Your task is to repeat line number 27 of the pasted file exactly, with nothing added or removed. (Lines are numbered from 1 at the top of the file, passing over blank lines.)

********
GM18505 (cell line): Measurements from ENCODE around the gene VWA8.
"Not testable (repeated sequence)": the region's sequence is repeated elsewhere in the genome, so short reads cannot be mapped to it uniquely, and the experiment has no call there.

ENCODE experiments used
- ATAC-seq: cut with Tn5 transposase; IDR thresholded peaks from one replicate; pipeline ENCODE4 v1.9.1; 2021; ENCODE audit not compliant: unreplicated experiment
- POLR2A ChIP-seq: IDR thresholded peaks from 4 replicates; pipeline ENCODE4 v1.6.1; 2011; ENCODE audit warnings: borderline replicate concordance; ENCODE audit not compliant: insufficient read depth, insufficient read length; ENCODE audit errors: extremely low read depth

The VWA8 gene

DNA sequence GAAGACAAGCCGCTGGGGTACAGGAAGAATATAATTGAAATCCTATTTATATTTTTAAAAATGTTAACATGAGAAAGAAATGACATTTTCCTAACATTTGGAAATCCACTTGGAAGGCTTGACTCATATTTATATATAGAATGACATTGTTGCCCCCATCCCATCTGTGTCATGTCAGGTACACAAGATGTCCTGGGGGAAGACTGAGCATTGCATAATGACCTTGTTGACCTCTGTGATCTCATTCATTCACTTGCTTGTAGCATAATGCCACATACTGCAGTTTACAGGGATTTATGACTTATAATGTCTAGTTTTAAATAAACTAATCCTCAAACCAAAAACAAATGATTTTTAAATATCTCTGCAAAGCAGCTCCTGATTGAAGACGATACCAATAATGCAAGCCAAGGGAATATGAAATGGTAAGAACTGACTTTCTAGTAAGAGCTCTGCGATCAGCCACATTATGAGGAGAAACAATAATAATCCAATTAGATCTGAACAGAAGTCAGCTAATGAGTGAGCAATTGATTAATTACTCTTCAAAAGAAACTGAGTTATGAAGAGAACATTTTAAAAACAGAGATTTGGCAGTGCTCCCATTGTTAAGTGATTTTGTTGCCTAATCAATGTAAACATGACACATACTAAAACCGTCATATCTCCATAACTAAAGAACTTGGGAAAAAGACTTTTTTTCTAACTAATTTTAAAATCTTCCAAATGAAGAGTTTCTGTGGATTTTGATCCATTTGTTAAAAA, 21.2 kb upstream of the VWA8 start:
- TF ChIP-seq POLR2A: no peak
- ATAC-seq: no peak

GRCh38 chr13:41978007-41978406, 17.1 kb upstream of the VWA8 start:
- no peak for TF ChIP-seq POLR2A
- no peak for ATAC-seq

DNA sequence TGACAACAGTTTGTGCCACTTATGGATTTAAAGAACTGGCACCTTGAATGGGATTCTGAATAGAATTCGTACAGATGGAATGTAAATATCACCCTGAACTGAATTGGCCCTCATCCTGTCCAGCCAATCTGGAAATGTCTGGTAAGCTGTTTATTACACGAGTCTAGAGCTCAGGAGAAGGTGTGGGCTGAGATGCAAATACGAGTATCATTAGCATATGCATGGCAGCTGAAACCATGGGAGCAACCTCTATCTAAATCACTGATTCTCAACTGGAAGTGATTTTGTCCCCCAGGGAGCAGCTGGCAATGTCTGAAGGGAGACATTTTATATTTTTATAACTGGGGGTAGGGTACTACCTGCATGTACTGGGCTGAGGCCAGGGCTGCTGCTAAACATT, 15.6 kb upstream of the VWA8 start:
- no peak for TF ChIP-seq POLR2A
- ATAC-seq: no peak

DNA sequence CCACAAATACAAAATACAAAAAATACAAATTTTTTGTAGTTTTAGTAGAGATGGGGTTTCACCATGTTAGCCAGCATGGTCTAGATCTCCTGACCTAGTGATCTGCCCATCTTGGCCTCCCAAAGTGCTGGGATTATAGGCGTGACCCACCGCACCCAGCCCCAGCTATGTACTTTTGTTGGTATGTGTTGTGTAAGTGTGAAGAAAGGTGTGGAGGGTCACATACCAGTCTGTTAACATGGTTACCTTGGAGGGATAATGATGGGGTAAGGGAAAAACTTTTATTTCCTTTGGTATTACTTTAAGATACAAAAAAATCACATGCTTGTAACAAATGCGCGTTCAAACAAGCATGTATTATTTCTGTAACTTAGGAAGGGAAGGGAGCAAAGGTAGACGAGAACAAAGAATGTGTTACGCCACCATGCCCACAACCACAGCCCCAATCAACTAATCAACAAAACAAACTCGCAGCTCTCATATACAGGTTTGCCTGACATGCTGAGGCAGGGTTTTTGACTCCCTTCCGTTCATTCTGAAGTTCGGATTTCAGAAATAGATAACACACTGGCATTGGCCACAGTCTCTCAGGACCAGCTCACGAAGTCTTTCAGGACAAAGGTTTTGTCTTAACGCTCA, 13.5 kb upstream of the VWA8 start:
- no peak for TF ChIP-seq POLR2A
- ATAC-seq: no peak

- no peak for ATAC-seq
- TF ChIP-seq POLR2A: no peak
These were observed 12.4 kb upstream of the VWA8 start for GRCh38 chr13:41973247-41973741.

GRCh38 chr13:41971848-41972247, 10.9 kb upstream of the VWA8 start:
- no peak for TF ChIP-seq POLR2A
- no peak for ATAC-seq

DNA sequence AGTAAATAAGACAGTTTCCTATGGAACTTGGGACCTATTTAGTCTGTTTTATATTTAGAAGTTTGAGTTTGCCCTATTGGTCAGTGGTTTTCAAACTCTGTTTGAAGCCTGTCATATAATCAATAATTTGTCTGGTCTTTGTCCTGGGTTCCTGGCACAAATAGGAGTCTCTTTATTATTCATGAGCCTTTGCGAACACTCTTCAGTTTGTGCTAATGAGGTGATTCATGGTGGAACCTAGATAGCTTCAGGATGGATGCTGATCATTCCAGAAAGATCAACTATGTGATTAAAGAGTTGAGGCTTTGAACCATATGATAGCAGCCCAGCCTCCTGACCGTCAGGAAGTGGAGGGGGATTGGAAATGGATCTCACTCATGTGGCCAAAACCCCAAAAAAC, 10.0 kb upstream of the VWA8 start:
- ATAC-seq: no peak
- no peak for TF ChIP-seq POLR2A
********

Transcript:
- no peak for TF ChIP-seq POLR2A